The even funnier part of the above great shader use though is what happens therefore if you do both aka you use the shader (that worked with texture having black stand for transparent) AND have transparency in the texture itself - it's snowing translucent cubes!

Both rain and snow are painstakingly set in code with all the emitters, effectors, material and shader(s) + shader variables, as quite specific to particle systems. The main difference is with respect to texture used (since a snowflake is meant to look different from a water drop) and otherwise the particle size range. The shader does exactly the same sort of not-much as for snow but I haven't bothered to add transparency to the water drop texture too so here's how the current texture looks with and without the shader applied:

Given that the main difference between rain and snow really is just a matter of texture, it's probably possible to simply fix the particle size and a lot of other parameters for the "effectors" and "emitters" and whatnots and then just have one single default "rain" that can then rain down even frogs if that's the texture given. However, it turns out that there's some deep trouble afoot with the current implementation of particle systems in CS: first, they are so inefficient that extending the rained upon area to the whole island basically doesn't quite work (there was an initial freeze while CS calculated whatever it calculated for it all and then it was still visibly suffering while pouring all that thick rain around); second, whenever rain and/or snow code is in, the exit ends up in a segfault - as this is many levels deep in CS, I haven't really spent time to investigate it and find the exact culprit but it seems to be related possibly to the specific emitter that rain/snow use since the trouble does not manifest for instance for the "sparkly globe" effect (see the previous section above) that uses a different emitter.

The fog is simply a property of the sector as a whole - there is no "local" fog even possible, unless you make perhaps your own as a particle systems I suppose (could have fog-particles perhaps?). One can set the "density" and the colour of the fog (r,g,b) - basically the effect is similar to putting on a pair of glasses tinted with the chosen fog's colour and having thicker or thinner lenses depending on density. There is also a further "mode" parameter that chooses -as far as I can tell- the way in which exact fog values are calculated in the distance with the available "models" being called CS_FOG_MODE_NONE, CS_FOG_MODE_CRYSTALSPACE, CS_FOG_MODE_LINEAR_CRYSTALSPACE, CS_FOG_MODE_EXP, CS_FOG_MODE_EXP2. The only one I could find used at all seems to be CS_FOG_MODE_CRYSTALSPACE but at any rate, I made some experiments with others and there is either little visible difference or the whole thing looks even worse than it does otherwise. Moreover, I can't say I see exactly any reason why I'd want fog in my client as a player but do let me know if you still think it should be in there - and in what form exactly. To get some idea of how it looks like, here are some pics of various "fog" experiments:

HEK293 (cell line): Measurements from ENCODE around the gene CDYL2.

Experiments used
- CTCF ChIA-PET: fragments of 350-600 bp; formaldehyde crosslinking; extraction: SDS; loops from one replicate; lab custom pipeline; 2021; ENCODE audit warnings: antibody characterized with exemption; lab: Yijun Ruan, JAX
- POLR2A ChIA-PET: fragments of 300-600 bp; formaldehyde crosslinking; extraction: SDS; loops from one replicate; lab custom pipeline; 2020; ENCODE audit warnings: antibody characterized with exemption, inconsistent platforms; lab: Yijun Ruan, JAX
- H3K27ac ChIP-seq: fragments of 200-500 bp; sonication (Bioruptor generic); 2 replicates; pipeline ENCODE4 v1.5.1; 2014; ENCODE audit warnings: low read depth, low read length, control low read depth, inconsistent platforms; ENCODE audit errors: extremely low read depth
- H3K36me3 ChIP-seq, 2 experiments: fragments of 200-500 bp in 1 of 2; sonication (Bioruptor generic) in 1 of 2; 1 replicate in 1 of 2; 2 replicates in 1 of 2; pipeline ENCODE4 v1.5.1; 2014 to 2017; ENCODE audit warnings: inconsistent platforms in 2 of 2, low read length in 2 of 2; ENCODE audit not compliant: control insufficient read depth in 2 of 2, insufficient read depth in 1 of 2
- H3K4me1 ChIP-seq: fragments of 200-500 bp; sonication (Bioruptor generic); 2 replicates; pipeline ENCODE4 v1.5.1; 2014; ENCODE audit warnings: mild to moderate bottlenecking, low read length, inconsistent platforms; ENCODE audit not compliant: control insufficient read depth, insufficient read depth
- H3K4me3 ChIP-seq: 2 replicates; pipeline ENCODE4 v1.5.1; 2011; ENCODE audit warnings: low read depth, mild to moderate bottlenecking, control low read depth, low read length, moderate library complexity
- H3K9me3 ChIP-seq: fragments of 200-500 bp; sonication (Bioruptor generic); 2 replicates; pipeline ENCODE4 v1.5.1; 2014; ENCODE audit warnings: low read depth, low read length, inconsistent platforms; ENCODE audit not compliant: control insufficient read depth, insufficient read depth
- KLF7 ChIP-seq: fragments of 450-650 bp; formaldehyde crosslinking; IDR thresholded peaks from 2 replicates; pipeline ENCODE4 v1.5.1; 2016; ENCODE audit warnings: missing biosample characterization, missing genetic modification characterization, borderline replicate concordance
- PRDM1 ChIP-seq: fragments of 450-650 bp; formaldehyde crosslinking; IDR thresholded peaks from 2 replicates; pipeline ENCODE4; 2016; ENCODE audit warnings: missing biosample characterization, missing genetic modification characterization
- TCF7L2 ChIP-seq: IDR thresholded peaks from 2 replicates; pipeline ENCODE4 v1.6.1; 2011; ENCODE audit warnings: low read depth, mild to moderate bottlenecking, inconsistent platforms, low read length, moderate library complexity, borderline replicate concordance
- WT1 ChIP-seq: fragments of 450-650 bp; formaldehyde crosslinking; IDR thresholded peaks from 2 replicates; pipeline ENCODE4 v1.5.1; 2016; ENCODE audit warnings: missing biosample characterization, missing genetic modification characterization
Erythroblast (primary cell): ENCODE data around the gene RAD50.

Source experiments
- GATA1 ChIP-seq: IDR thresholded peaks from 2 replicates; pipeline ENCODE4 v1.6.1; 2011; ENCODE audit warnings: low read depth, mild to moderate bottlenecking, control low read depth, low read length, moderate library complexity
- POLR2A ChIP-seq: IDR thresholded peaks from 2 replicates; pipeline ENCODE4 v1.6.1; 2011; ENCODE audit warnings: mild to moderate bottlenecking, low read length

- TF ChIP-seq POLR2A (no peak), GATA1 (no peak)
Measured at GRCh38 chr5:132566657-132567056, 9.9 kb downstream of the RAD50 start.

The bluish fog (r=0, g=0.1, b=0.1, density=0.02):

At one extreme, the fog so white that it...shines in your eyes:

At the other extreme, the fog so dark that everything turns into a black and white disco style:

Still shiny fog but toned down a bit:

When fog is more like darkness than like fog:

Possibly almost reasonable - if rather graying - fog:

Conclusion and Next Step

Given all the above, I'm overall satisfied that there is now some working default "air" for Eulora's sectors even though no depiction of weather or of day/night changes. The shiny globe effect seems to work surprisingly well so far so I'll keep it still on the list and possibly have another look at it after sorting out the items and characters to see if/how it can be attached to an item or to a moving character, if that is something of interest.

The next step for now is the potentially more time-consuming and iffier sorting out of a working default for characters with animations and all that included so there will likely be a longer wait until the next article in this series.

  1. No, not various airs and not even various arias - though these might be in waiting when I get to look at sounds. 

2 Responses to “No Atmos in the Atmosphere (Eulora's Defaults)”

  1. > so let me know if you have some reasons for which I should really spend some time to implement time-related changes

    Yes, eventually people will challenge one another, and in this context small, not deeply relevant environmental background variation that may nevertheless give one or another a slight advantage might be pleasant to them.

    However, this is a reason why such things exist at all, not a reason for you to implement it right now. It can stay noon for until that vaunted "community" that allegedly exists yet nobody's yet ever seen steps up to the plate.

    > it works sanely for once to simply call the code to *generate* the sphere


    > After which, I made it snow again only without any bloody shader in the mix and lo and behold, you tell me the difference

    Fuck yeah. Well done.

    I deeply dislike that "rain" visualization. That's not how the fuck rain looks wtf, screw that.

    > Given all the above, I'm overall satisfied that there is now some working default "air"


    > to see if/how it can be attached to an item or to a moving character, if that is something of interest.

    Yes please.

  2. Diana Coman says:

    Sounds all good to me, thanks.